Intentionally communicative dreams, like
Incubated dreams (dreams answering a question or topic you posed)
Advice dreams (dream figures offer explicit, unsolicited advice)
Diagnostic and prescriptive dreams (warning of illness, suggesting cures)
Dreams offering gifts, or prompting you with opportunities
Creative dreams: dreams with inventions, stories, art, music, or dreams on the creative process
Nightmares and warning dreams
Self-referential dreams:
Dreams about dreaming, dreamwork, or dream research
Recurring dreams
Dreams that interpret or discuss themselves
Dreams for others:
Shamanic dreams (dreams for one's whole community)
Cledonic dreams (dreams with private messages for others)
Dreams of political and social issues (especially ones with policy suggestions)
Dreams that alter your sense of identity (sometimes permanently)
Your career has changed
Your tribe has changed--your race, friends, language, nationality
Your body or body image has changed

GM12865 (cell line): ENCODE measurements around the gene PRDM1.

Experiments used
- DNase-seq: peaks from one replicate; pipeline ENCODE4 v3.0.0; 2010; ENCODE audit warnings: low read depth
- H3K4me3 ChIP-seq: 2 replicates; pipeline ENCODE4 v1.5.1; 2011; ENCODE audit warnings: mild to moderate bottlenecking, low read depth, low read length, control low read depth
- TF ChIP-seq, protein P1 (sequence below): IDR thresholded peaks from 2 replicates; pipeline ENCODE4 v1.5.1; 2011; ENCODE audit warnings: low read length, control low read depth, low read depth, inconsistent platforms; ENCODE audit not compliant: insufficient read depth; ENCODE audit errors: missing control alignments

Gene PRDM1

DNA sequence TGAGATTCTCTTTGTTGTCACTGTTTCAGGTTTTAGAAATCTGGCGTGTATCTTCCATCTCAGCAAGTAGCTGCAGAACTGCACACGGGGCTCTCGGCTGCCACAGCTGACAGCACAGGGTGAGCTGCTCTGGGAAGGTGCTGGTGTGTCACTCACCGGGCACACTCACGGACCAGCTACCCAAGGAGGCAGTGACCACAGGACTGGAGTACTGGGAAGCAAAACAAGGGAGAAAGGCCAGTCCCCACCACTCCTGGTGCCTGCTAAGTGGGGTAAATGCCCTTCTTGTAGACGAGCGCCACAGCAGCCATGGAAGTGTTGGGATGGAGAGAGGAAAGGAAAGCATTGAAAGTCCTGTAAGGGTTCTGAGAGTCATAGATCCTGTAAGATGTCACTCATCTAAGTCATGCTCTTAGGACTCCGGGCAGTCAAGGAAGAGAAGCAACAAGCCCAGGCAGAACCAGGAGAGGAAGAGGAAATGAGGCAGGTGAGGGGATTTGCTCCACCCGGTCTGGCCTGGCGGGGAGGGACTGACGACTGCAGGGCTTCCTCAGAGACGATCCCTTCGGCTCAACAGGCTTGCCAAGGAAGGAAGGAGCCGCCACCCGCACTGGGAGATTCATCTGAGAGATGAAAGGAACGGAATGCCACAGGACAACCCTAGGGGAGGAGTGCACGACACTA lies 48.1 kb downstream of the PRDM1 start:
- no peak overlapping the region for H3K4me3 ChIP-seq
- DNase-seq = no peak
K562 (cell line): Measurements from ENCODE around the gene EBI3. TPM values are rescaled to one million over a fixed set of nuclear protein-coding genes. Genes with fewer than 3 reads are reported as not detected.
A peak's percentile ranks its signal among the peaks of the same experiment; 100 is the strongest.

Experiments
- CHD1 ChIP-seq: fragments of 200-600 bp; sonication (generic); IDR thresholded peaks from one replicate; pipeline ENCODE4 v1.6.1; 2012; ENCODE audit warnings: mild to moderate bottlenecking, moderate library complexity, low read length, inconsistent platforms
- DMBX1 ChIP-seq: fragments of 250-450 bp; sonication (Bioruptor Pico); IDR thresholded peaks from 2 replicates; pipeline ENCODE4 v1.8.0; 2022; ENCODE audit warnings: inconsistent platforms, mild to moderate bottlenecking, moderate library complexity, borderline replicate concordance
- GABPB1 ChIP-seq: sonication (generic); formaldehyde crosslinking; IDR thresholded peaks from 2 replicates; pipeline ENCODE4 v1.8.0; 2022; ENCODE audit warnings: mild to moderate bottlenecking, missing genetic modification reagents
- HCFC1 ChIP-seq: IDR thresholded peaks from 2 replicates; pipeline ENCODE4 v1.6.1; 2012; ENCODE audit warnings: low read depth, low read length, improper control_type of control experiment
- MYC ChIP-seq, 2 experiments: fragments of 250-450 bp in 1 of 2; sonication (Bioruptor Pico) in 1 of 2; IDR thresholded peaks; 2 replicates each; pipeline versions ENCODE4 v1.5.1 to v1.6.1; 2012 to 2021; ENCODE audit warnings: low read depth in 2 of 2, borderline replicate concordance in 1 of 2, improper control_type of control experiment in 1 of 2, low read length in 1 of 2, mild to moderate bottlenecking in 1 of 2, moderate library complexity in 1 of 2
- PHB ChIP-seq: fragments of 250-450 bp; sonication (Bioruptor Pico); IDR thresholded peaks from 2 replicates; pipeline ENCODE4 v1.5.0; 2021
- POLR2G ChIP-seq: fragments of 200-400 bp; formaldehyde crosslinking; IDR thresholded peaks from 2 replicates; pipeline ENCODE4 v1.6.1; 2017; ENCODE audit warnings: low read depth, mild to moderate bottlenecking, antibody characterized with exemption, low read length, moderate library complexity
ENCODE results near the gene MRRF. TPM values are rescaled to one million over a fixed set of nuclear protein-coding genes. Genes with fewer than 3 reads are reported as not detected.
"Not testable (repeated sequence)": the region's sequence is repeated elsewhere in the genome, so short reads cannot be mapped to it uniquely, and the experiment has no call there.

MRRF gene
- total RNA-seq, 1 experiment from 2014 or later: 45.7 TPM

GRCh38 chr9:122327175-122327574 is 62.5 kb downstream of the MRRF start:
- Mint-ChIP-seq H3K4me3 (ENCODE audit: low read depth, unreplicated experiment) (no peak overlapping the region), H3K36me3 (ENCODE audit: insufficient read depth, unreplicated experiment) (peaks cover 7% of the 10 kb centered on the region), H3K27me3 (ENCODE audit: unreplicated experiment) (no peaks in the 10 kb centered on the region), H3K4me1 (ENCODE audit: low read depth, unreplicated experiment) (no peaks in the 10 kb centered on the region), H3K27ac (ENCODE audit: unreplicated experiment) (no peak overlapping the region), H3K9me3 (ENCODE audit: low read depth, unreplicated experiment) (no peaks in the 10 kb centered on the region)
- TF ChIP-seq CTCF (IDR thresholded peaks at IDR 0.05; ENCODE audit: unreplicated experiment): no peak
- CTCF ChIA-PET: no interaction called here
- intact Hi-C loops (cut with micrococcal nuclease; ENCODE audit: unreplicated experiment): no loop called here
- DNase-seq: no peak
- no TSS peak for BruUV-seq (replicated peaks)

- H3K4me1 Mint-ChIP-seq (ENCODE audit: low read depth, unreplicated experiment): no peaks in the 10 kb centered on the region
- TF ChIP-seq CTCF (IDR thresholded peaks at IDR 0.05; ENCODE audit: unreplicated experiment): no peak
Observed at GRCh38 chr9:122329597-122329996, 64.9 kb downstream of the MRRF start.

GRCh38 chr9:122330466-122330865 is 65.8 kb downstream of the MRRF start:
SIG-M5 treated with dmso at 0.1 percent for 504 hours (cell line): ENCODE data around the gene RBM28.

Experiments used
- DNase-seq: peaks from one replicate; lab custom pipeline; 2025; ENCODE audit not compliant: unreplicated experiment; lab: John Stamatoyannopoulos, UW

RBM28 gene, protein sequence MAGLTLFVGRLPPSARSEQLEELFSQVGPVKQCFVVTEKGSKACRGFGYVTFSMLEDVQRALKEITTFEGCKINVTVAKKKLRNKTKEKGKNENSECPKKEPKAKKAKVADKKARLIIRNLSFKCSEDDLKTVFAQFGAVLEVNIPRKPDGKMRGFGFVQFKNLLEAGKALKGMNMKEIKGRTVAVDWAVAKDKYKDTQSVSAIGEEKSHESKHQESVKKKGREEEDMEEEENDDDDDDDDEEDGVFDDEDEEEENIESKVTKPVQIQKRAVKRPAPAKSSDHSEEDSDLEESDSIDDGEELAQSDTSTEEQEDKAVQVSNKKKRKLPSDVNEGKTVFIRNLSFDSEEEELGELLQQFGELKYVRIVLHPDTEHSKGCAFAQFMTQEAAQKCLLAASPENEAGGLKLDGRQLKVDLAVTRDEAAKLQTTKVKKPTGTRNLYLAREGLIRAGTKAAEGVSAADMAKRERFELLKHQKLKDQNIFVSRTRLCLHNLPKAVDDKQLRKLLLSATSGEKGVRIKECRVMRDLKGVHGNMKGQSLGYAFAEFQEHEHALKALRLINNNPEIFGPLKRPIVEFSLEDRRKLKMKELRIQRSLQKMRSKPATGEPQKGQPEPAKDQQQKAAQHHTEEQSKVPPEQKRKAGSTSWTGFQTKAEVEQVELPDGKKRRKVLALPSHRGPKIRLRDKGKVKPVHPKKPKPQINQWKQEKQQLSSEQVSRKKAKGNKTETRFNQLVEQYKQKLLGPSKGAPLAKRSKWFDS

Your sex and/or orientation has changed (now don't panic!)
Your species has changed (repeat: don't panic!)
Your platform has changed (you're silicon-based life, or artificial intelligence, or a spirit, or pure energy...)
Your values, memories, or ability to reason, visualize, or focus has changed...
Spiritual dreams, like:
Dreams presenting life-paths and spiritual missions
Dreams of soul-mates
Shamanic dreams (forcing you into new states of awareness)
Transcendent dreams (mystical ecstasy--list still under construction--but aren't we all?)
More? See the full SUBJECT INDEX

Once I finished this library of dream types, the next step was to make the site expandable, welcoming other people's peak dreams! As I write (August 2018) the site has about 3600 pages: 3300+ dreams, 4400 illustrations, 540 topic-lists, plus 1000 other pages on dreams, shamanism and dreamwork, creativity, genius, art, surrealism, fantasy and imagination. About 5/8 of the dreams are mine; others have now contributed 3/8 and rising. Help make me a minority! Just...


Send me your favorite dream! Email it to!

What I need to turn your raw dream-entry into a webpage:

  1. VITAL: a unique, alphabetizable title. "Lizard Tea" passes. "My Dream" and "#%}?9$!" both flunk.
  2. VITAL: dreamer's name or pen name--preferably one NOT already on the authors list!
  3. VITAL: the date you dreamed it. Your best guess, if you're not sure. This lets me place your dream on the Timeline.
  4. OPTIONAL: your email address, website or other contact info you want. It's fine to disguise it from spambots like "pixypoop at gmail dot com" if you want.